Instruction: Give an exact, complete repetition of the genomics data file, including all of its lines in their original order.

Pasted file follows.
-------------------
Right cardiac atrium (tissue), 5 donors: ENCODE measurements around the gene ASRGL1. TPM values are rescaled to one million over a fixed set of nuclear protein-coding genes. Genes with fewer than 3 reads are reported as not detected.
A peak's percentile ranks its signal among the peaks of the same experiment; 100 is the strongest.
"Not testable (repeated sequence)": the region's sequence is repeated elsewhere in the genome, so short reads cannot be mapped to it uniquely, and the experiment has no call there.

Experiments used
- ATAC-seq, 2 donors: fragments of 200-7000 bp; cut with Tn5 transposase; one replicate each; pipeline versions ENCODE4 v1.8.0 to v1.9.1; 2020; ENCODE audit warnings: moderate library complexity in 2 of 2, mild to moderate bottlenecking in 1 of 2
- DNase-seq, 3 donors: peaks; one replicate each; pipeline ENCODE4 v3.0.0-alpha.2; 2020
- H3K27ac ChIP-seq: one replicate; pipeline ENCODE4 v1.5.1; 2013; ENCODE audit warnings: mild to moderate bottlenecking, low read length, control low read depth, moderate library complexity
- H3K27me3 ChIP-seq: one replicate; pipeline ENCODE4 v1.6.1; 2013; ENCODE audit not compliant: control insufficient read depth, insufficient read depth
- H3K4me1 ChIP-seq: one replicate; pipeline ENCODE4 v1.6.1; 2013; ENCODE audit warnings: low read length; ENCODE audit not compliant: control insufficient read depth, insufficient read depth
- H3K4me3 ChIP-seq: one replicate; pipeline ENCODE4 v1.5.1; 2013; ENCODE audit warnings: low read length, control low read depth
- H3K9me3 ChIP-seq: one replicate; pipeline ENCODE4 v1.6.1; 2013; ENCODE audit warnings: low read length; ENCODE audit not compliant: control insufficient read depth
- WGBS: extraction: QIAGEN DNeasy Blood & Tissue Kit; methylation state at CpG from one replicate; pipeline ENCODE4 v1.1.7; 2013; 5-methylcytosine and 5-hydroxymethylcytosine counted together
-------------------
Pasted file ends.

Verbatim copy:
Right cardiac atrium (tissue), 5 donors: ENCODE measurements around the gene ASRGL1. TPM values are rescaled to one million over a fixed set of nuclear protein-coding genes. Genes with fewer than 3 reads are reported as not detected.
A peak's percentile ranks its signal among the peaks of the same experiment; 100 is the strongest.
"Not testable (repeated sequence)": the region's sequence is repeated elsewhere in the genome, so short reads cannot be mapped to it uniquely, and the experiment has no call there.

Experiments used
- ATAC-seq, 2 donors: fragments of 200-7000 bp; cut with Tn5 transposase; one replicate each; pipeline versions ENCODE4 v1.8.0 to v1.9.1; 2020; ENCODE audit warnings: moderate library complexity in 2 of 2, mild to moderate bottlenecking in 1 of 2
- DNase-seq, 3 donors: peaks; one replicate each; pipeline ENCODE4 v3.0.0-alpha.2; 2020
- H3K27ac ChIP-seq: one replicate; pipeline ENCODE4 v1.5.1; 2013; ENCODE audit warnings: mild to moderate bottlenecking, low read length, control low read depth, moderate library complexity
- H3K27me3 ChIP-seq: one replicate; pipeline ENCODE4 v1.6.1; 2013; ENCODE audit not compliant: control insufficient read depth, insufficient read depth
- H3K4me1 ChIP-seq: one replicate; pipeline ENCODE4 v1.6.1; 2013; ENCODE audit warnings: low read length; ENCODE audit not compliant: control insufficient read depth, insufficient read depth
- H3K4me3 ChIP-seq: one replicate; pipeline ENCODE4 v1.5.1; 2013; ENCODE audit warnings: low read length, control low read depth
- H3K9me3 ChIP-seq: one replicate; pipeline ENCODE4 v1.6.1; 2013; ENCODE audit warnings: low read length; ENCODE audit not compliant: control insufficient read depth
- WGBS: extraction: QIAGEN DNeasy Blood & Tissue Kit; methylation state at CpG from one replicate; pipeline ENCODE4 v1.1.7; 2013; 5-methylcytosine and 5-hydroxymethylcytosine counted together